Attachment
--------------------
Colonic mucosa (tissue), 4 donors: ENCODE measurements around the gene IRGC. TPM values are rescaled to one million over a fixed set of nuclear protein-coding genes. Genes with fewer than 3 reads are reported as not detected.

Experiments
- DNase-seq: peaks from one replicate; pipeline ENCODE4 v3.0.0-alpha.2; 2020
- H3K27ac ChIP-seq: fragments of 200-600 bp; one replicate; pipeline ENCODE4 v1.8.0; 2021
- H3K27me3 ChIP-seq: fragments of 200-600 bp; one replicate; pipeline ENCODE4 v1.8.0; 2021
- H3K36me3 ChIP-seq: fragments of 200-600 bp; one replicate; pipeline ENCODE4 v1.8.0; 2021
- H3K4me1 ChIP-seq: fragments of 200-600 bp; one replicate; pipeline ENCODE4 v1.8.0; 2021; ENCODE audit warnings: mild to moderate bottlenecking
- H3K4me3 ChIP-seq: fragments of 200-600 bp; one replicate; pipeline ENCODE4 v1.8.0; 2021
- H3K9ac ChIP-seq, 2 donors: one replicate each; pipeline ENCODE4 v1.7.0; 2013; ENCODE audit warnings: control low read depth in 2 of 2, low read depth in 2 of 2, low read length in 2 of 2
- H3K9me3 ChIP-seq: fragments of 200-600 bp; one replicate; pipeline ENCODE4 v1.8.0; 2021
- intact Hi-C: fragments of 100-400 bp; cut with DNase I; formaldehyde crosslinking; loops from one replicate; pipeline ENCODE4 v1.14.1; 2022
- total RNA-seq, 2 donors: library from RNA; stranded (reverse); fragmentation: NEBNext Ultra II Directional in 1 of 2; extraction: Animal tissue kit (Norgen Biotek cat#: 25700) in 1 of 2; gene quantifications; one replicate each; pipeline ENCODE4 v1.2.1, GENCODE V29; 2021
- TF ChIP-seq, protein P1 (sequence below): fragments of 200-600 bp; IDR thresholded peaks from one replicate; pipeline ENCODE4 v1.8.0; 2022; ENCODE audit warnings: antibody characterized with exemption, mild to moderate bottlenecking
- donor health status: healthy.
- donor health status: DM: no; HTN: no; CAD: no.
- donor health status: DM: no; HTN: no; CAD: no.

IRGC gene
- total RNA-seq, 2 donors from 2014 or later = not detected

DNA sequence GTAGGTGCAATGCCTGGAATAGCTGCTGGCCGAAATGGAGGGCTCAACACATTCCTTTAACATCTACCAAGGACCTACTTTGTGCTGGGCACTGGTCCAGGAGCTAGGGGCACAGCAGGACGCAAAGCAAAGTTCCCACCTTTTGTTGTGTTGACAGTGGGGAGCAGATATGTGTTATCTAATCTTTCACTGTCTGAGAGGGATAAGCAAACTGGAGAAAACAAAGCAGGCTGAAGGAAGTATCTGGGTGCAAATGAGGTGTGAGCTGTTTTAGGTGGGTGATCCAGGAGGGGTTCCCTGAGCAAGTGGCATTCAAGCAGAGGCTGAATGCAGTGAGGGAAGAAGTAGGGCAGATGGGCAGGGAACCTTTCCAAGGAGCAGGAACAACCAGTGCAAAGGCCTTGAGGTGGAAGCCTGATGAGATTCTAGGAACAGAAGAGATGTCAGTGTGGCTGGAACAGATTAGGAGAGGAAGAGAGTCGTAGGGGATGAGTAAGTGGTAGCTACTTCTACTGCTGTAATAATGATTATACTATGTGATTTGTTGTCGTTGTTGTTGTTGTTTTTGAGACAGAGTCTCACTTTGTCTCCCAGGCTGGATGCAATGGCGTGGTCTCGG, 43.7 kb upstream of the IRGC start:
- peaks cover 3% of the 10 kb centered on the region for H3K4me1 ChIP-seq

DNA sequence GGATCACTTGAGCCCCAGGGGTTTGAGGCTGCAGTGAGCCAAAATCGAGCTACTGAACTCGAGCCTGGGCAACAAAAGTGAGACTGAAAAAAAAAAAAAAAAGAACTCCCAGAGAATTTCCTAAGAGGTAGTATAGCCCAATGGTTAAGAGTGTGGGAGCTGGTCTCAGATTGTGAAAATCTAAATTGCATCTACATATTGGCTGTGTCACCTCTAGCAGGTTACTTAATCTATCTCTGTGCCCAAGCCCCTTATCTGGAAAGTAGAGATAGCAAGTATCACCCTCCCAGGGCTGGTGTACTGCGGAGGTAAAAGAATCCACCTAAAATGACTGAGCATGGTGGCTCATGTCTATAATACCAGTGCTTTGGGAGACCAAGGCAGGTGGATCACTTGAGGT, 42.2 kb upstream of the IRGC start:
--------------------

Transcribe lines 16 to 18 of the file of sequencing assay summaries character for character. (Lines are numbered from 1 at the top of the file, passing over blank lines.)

- donor health status: DM: no; HTN: no; CAD: no.

IRGC gene
- total RNA-seq, 2 donors from 2014 or later = not detected